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How Food & Cooking Will Change in the Future

Talks at CES show that the way we cook, eat and store is changing for the better

Especially in light of the pandemic, the traditional dining-in model has drastically changed in recent years. More people are cooking at home, but they are cooking in different ways that cater to their specific diets, tastes, budgets and desires. Technology has made that easier. In a talk moderated by The Spoon’s Michael Wolf, panelists Robin List of Suvie, Khalid Aboujassoum of Else Labs, Dr. Dochui Choi of Samsung and Kai Schaeffner of Thermomix discussed what’s coming next for food technology.

Why is it so hard for kitchen technology to catch on?

The microwave was arguably the most revolutionary piece of kitchen technology in modern times. The steam oven is of course popular, and air fryers are really catching on, but nothing has completely altered the way we cook in recent years like the microwave did in the past.

According to the panelists, cooking – and eating – can be a painfully personal thing, and that’s why it’s difficult for just one appliance or technology to become revolutionary in a mainstream way. Some people hate cooking and want the minimal amount of work for maximum results, while on the other side of the spectrum, others cling to history and tradition and are hesitant to adopt new cooking techniques. There are those who enjoy cooking and don’t want necessarily a faster method, but a more efficient one with better results is always welcome. However, it’s the personalization that consumers are looking for today.

Creating Healthier Meals

Today we have the knowledge and data to help people live healthier, longer lives with a diet especially catered just to them. Food technology companies can use feedback from their consumers to know what people are eating and what tastes they prefer. According to List though, what we lack is a means to bring it all together quickly.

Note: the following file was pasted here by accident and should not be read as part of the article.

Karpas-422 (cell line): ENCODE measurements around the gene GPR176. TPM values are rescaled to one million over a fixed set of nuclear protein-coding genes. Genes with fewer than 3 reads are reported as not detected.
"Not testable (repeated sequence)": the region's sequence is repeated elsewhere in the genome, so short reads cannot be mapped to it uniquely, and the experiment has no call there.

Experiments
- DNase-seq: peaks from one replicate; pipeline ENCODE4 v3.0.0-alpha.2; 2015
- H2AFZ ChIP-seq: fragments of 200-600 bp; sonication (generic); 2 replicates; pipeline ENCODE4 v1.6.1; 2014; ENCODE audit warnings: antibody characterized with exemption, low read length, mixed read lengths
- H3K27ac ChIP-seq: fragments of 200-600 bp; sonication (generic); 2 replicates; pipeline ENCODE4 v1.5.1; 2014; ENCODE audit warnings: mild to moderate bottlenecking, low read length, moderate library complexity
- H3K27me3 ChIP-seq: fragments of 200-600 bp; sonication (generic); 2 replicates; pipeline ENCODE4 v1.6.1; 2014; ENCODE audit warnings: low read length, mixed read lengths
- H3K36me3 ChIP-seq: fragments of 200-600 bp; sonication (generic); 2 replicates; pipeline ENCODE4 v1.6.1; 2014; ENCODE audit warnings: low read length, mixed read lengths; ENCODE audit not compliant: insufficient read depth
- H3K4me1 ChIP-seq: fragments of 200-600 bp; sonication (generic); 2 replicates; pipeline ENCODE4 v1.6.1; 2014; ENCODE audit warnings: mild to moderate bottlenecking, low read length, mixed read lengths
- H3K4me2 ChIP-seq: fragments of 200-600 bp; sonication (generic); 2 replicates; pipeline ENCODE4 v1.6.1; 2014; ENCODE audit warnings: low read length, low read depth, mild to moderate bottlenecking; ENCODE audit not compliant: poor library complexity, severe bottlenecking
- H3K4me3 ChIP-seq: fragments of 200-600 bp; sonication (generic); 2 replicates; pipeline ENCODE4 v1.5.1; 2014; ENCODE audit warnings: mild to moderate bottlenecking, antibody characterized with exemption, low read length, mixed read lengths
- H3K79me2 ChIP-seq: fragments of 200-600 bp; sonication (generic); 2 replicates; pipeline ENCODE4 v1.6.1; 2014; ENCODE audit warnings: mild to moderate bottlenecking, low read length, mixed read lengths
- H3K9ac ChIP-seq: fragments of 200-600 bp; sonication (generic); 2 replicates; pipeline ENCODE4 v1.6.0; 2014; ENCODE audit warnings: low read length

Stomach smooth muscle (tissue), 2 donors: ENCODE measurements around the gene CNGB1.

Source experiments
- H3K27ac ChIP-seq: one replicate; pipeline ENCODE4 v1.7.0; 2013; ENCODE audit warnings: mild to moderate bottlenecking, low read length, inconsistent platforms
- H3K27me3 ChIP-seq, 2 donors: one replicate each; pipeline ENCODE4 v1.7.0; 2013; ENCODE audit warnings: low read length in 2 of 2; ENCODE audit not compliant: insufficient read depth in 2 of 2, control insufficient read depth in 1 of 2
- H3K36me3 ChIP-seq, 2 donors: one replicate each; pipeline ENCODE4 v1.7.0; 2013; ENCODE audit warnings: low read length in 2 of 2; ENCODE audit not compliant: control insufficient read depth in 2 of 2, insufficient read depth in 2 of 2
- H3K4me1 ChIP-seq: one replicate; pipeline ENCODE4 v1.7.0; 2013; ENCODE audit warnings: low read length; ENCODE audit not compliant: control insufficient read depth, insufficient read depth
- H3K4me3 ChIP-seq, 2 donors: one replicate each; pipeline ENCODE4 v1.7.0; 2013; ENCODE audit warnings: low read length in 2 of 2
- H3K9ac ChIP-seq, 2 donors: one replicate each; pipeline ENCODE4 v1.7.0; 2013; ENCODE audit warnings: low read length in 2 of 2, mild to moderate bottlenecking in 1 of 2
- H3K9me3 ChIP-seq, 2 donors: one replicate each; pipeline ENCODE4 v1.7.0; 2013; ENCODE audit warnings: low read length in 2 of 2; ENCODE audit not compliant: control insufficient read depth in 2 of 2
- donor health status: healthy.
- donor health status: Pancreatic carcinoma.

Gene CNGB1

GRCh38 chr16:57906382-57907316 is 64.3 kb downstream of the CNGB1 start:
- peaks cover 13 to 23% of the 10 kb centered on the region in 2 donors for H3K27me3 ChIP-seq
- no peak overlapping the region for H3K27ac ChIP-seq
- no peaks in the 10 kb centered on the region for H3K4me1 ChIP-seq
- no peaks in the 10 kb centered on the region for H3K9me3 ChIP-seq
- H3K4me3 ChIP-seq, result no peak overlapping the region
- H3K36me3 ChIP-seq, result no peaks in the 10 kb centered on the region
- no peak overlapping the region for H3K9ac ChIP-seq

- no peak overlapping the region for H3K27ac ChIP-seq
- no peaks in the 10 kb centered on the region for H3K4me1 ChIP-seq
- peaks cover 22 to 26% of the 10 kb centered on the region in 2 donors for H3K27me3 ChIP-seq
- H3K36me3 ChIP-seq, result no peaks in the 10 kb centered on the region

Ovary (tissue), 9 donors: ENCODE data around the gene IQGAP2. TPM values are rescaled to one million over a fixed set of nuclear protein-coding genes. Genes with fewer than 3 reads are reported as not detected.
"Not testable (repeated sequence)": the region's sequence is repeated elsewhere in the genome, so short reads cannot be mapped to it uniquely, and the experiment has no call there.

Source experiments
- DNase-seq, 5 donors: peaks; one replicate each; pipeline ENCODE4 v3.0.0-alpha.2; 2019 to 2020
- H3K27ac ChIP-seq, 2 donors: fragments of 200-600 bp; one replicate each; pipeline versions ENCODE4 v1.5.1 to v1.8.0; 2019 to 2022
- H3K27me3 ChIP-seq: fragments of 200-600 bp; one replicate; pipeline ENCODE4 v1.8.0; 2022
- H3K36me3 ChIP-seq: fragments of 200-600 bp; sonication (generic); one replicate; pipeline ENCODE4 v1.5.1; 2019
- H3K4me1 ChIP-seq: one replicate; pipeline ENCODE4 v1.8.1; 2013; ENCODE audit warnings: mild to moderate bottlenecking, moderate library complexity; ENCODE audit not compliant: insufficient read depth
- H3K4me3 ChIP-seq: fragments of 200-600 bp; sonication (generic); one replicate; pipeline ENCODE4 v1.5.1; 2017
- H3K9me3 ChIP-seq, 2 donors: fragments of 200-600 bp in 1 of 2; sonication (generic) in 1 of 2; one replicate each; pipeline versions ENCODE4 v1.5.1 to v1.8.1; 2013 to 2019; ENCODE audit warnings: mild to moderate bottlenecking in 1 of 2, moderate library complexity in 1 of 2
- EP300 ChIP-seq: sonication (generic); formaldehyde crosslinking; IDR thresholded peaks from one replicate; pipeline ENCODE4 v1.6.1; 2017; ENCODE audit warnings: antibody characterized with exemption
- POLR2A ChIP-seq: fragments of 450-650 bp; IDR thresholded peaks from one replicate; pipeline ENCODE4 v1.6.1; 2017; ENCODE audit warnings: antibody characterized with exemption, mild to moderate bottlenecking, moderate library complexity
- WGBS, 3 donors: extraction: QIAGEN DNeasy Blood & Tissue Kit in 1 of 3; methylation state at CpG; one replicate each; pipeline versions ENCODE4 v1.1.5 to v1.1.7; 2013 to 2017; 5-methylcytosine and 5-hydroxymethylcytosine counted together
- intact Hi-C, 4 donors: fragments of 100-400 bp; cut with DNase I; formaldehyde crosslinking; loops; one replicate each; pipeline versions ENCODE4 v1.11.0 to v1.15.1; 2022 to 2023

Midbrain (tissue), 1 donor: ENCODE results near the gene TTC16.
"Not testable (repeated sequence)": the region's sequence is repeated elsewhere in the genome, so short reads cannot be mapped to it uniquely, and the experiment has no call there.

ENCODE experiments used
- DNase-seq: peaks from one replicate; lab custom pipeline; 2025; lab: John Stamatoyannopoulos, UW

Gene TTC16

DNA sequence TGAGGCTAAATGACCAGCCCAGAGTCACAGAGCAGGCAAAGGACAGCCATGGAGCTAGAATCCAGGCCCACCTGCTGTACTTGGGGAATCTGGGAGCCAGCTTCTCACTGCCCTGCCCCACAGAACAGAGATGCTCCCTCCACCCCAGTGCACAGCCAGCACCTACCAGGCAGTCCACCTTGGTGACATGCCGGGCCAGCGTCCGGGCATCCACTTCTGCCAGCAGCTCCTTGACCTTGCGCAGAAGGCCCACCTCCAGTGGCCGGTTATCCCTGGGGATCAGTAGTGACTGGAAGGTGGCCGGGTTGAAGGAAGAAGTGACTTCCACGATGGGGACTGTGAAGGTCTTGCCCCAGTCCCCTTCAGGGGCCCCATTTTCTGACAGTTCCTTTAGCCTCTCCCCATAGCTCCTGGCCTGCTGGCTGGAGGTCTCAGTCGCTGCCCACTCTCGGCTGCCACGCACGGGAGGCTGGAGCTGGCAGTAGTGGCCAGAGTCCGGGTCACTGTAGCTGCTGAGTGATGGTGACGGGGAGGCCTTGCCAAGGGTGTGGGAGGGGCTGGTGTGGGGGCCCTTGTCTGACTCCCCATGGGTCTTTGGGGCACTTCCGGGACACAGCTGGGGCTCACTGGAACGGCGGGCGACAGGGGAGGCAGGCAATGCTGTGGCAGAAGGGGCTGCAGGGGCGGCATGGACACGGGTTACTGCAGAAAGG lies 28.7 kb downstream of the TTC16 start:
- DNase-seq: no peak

“We need to combine the technology to enable people to have healthier, tastier meals,” List said, citing how Americans tend to lack fish in their diet but might eat more of it if they knew how to cook it better.

Prospective small countertop appliances filling this gap include Suvie, which refrigerates ingredients until cooking time and will automatically cook the inserted food when the preset time is reached. There is also the Thermomix, which guides users through recipes with its one pot mixer and scale, where it can chop, sauté, caramelize and more. 

The Look of the Future Kitchen

The kitchen has generally stayed about the same in terms of functionality throughout the years. The biggest change has been in the last thirty years, and especially recently, when it evolved to becoming the heart of the home and the center of gatherings. However, will it retain this identity in the future?

Dr. Choi argued that it’s possible the kitchen might not need to exist at all in ten years. After all, there are places like Hong Kong, where the steep rent means smaller apartments that often completely lack kitchens. Instead, many people living there order in all of their meals. 

“Growing up in Korea, I lived twenty years without electricity,” said Dr. Choi. “We ate healthy foods without refrigeration for that long because of the innovative, thoughtful ways we preserved food. I see a future where refrigeration is unnecessary.”

What is definite is that consumers will always want a space, if they want one at all, that caters to their specific level of cooking. Personalization is king in the future of kitchen technology.